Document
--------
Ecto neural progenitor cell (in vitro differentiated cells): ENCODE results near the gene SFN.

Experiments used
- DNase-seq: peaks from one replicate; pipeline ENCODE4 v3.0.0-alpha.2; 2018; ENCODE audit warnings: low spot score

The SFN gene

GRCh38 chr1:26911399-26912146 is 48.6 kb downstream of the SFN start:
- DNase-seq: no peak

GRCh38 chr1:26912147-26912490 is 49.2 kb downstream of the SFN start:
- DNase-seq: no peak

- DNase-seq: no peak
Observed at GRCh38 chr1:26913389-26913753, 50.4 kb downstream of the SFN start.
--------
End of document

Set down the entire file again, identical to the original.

Ecto neural progenitor cell (in vitro differentiated cells): ENCODE results near the gene SFN.

Experiments used
- DNase-seq: peaks from one replicate; pipeline ENCODE4 v3.0.0-alpha.2; 2018; ENCODE audit warnings: low spot score

The SFN gene

GRCh38 chr1:26911399-26912146 is 48.6 kb downstream of the SFN start:
- DNase-seq: no peak

GRCh38 chr1:26912147-26912490 is 49.2 kb downstream of the SFN start:
- DNase-seq: no peak

- DNase-seq: no peak
Observed at GRCh38 chr1:26913389-26913753, 50.4 kb downstream of the SFN start.